We were in Slovenia for so short a period of time that there’s little I can say about it than you have to visit, and I have to go back.
Laura had told me years ago that I would love Slovenia: rolling mountain ranges, nature, outdoors activities like hiking and cycling, good beer, handsome villages. Of course, she was right.
Kacey, Allison, and I flew into Ljubljana after a grueling 11-hour flight from JFK to Istanbul. (A side note on JFK: flights may be cheaper out of this airport, but it took us 2 hours to get there and Kacey bravely left her car in an off-site lot called Aardwolf, so we decided we’d fly out of Newark from now on.)
We had an 8-hour layover in sweaty Istanbul, and then we were in the air for an hour or so before descending into Slovenia.
Slovenia is one of those places you know is going to be breathtaking as soon as you catch glimpses of it from the plane window. We picked up our rental car from the airport and proceeded to immediately get lost.
Our GPS urged us to make a left off the first roundabout, but that exit was blocked due to construction. We ended up trying to manually reroute ourselves and wound up on someone’s farm. Still, the views were stunning, with late afternoon sun streaming golden through grey clouds, and mountains on all sides. There are worse places you could get lost.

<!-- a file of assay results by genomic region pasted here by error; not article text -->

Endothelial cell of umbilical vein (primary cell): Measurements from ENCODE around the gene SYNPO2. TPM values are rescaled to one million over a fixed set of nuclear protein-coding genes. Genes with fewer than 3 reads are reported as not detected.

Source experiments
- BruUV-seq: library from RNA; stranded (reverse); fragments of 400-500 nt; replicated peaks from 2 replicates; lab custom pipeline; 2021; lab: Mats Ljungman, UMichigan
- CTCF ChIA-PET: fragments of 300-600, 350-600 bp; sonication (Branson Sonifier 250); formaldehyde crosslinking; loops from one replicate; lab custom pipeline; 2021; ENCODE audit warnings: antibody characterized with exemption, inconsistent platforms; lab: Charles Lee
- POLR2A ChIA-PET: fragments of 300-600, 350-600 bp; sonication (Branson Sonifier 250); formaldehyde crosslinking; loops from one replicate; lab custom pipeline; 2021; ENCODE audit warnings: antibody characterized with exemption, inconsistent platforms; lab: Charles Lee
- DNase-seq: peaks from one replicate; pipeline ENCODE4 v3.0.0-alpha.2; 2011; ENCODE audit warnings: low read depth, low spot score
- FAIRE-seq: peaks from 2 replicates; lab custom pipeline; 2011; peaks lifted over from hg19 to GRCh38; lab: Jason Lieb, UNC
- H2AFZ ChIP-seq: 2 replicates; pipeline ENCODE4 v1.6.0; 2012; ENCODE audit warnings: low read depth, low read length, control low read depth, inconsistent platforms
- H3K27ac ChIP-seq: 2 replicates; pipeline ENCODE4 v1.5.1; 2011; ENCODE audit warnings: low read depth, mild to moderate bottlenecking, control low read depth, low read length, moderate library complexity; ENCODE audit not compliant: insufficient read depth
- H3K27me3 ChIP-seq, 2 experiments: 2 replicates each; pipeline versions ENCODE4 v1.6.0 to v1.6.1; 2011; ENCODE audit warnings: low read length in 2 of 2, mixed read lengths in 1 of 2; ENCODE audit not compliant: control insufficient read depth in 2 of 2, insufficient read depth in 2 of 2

The drive to Jesenice, our first stop on the trip, was equally scenic, with small villages springing up every so often with steepled churches and lazy water mills along rivers. It was something straight out of a Disney movie, where you imagined everyone knew everyone else, and we wondered what people did if they needed emergency medical aid.
Our first AirBnB was a renovated wine cellar. We found it fairly easily and parked our car in a lot a short walk away. The wine cellar, we all agreed, had a degree of unmet potential. Down a short flight of stairs, the cellar boasted white brick archways and…well, that’s about it.
Three beds were spread out in the main room, with a sink in a small room off to our left and a toilet and shower around the corner at the other end of the room. The shower, it should be said, had no curtain and was as much a part of the bathroom as the toilet. Walking back from the shower, Allison bumped into the wall and knocked a large piece of plywood from where it hung, revealing a deep hole.
There was also a closet with discarded objects and a creaky staircase that led to a door that led someplace else. It had character, but the character may have been a ghost.
By the time we got settled, it was nearly 10pm, so we walked around the corner to a traditional Slovenian restaurant for dinner. Just kidding. It was a Mexican-inspired restaurant with a giant chili pepper outside, but it was one of the highest-rated restaurants on TripAdvisor for the area.
And, let’s be honest. Anywhere I can get a beer after a long day is fine by me.
I woke up early the next morning to run. It was raining, a cool mist that turned into a steady rain by the time I finished. Still, it was a nice way to get a feel of the town. I showered – and left the bathroom soaked from the door to the toilet – and then headed to the coffee shop to get some coffee for us before we set out for the day.